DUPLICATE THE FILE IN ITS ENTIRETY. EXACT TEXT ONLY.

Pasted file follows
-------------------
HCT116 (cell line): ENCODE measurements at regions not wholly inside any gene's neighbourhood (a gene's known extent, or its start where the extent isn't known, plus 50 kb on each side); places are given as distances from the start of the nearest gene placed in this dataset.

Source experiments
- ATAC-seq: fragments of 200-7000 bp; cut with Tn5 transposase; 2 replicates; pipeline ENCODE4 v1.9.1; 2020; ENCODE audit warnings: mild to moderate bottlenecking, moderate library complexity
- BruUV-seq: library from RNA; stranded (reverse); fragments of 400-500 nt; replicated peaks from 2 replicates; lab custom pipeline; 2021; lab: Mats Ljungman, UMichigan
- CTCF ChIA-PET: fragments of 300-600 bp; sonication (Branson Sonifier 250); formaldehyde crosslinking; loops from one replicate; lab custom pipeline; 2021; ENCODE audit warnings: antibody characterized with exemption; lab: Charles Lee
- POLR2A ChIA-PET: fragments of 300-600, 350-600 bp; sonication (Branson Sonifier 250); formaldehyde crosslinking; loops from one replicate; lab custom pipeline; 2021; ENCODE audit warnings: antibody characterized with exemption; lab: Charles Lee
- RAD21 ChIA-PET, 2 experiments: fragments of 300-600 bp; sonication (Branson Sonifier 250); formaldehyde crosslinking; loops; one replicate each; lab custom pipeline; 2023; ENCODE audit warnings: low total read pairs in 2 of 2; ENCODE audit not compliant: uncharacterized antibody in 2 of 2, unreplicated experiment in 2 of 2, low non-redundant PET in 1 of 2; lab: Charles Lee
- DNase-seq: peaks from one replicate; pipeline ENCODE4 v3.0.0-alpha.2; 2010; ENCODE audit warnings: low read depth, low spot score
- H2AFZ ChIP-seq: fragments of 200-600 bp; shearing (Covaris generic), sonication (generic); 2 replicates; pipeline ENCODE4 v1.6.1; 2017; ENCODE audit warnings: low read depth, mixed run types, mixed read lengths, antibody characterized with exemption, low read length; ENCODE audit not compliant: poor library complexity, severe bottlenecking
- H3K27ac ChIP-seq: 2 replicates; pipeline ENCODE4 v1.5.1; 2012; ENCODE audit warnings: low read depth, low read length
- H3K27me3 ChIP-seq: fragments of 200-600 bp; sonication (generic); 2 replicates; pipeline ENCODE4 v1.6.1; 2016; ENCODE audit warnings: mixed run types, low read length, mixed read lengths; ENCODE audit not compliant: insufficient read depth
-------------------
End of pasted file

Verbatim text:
HCT116 (cell line): ENCODE measurements at regions not wholly inside any gene's neighbourhood (a gene's known extent, or its start where the extent isn't known, plus 50 kb on each side); places are given as distances from the start of the nearest gene placed in this dataset.

Source experiments
- ATAC-seq: fragments of 200-7000 bp; cut with Tn5 transposase; 2 replicates; pipeline ENCODE4 v1.9.1; 2020; ENCODE audit warnings: mild to moderate bottlenecking, moderate library complexity
- BruUV-seq: library from RNA; stranded (reverse); fragments of 400-500 nt; replicated peaks from 2 replicates; lab custom pipeline; 2021; lab: Mats Ljungman, UMichigan
- CTCF ChIA-PET: fragments of 300-600 bp; sonication (Branson Sonifier 250); formaldehyde crosslinking; loops from one replicate; lab custom pipeline; 2021; ENCODE audit warnings: antibody characterized with exemption; lab: Charles Lee
- POLR2A ChIA-PET: fragments of 300-600, 350-600 bp; sonication (Branson Sonifier 250); formaldehyde crosslinking; loops from one replicate; lab custom pipeline; 2021; ENCODE audit warnings: antibody characterized with exemption; lab: Charles Lee
- RAD21 ChIA-PET, 2 experiments: fragments of 300-600 bp; sonication (Branson Sonifier 250); formaldehyde crosslinking; loops; one replicate each; lab custom pipeline; 2023; ENCODE audit warnings: low total read pairs in 2 of 2; ENCODE audit not compliant: uncharacterized antibody in 2 of 2, unreplicated experiment in 2 of 2, low non-redundant PET in 1 of 2; lab: Charles Lee
- DNase-seq: peaks from one replicate; pipeline ENCODE4 v3.0.0-alpha.2; 2010; ENCODE audit warnings: low read depth, low spot score
- H2AFZ ChIP-seq: fragments of 200-600 bp; shearing (Covaris generic), sonication (generic); 2 replicates; pipeline ENCODE4 v1.6.1; 2017; ENCODE audit warnings: low read depth, mixed run types, mixed read lengths, antibody characterized with exemption, low read length; ENCODE audit not compliant: poor library complexity, severe bottlenecking
- H3K27ac ChIP-seq: 2 replicates; pipeline ENCODE4 v1.5.1; 2012; ENCODE audit warnings: low read depth, low read length
- H3K27me3 ChIP-seq: fragments of 200-600 bp; sonication (generic); 2 replicates; pipeline ENCODE4 v1.6.1; 2016; ENCODE audit warnings: mixed run types, low read length, mixed read lengths; ENCODE audit not compliant: insufficient read depth